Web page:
Deakin Business School, part of Deakin University, undertook seven related experiments with some 1,500 participants in conjunction with Singapore University of Social Sciences.
Conducted in the US, the study found that those people who had a Christian upbringing had those beliefs activated by popular Christmas decorations — leading them to be more forgiving of instances of poor or less than desirable customer service.
The findings were published in the Journal of Service Research.
They led Dr Joshua Newton of Deakin Business School to conclude that “symbols associated with seasonal religious festivals such as Christmas can serve more than just a decorative function”.
“Some Christmas symbols such as nativity scenes, stars and angels draw on Christian imagery, while others such as pine trees and holly have more pagan or secular origins. But by virtue of their strong connection to Christmas, they’ve all become infused with a shared set of meanings for those with a Christian upbringing,” he said.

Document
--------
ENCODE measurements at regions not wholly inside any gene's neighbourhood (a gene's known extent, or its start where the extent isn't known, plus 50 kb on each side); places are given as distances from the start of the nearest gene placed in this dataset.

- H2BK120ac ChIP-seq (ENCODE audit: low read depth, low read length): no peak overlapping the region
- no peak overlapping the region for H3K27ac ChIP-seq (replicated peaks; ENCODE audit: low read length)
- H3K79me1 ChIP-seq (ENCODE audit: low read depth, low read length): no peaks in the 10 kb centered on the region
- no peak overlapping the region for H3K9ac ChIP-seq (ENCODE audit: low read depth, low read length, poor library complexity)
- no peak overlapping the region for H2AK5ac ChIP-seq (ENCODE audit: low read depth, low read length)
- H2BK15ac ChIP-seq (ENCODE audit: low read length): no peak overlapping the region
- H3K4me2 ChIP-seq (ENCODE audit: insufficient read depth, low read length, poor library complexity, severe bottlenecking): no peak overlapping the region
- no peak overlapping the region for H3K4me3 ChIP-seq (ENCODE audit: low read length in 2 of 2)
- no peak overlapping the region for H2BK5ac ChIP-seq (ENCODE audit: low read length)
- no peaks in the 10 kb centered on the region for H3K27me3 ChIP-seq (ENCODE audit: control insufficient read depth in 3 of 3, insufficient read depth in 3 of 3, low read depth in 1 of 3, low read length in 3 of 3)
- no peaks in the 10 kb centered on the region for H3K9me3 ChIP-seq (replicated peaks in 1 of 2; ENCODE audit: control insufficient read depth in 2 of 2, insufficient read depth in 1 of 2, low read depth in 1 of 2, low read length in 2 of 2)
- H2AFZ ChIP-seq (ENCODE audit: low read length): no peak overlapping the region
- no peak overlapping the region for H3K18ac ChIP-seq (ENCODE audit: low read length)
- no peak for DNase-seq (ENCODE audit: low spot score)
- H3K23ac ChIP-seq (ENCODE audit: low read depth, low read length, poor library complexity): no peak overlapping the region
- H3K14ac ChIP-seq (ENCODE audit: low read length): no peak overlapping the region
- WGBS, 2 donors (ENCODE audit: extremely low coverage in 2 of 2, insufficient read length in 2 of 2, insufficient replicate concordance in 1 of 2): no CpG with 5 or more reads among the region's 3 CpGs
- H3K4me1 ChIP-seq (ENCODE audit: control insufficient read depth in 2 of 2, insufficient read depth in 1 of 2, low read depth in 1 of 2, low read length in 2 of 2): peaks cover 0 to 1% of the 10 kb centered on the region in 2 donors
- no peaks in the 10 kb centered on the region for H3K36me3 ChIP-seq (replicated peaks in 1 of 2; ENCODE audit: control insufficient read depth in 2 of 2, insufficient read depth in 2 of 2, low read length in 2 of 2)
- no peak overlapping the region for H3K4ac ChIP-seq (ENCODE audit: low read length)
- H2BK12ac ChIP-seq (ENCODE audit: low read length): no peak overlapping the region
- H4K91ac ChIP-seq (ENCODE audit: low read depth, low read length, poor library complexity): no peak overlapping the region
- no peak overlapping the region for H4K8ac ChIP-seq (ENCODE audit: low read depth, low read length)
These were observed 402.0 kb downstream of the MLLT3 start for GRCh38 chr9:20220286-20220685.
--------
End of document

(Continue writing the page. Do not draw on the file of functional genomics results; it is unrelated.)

“In the presence of such symbols, individuals soften their evaluations of a personally experienced service failure encounter. We believe this exposure to Christmas symbols may activate beliefs associated with Christianity, influencing customers’ readiness to forgive instances of poor customer service.”
Dr Newton suggested that these findings could substantially change modern perceptions of how religion influences transactional behaviour.
“Our findings suggest that religiously infused beliefs can be deliberately activated through the strategic use and placement of religious festival symbols,” he said.
“While Christmas symbols don’t turn a neutral service experience into a positive one, they have been shown to lessen the impact of negative customer service interactions.”
There is a catch, however.
Service failures may be more easily forgiven, but this same activation of religious ideals also tends to enhance awareness of social injustice.
“Witnessing a service failure directed towards a vulnerable person actually increases service dissatisfaction,” Dr Newton said.
“For example, if they saw a staff member being rude to an elderly customer, those same forgiving people were more likely to warn others about the business or switch to alternative service providers.
“This goes to show that symbols associated with religious festivals such as Christmas can be a double-edged sword. On the one hand, they soften how we evaluate bad service that we personally receive. On the other, they harden our evaluations of bad service that we see being directed towards vulnerable members of the community.”
Separate data this week revealed the most popular gifts being purchased in 2018.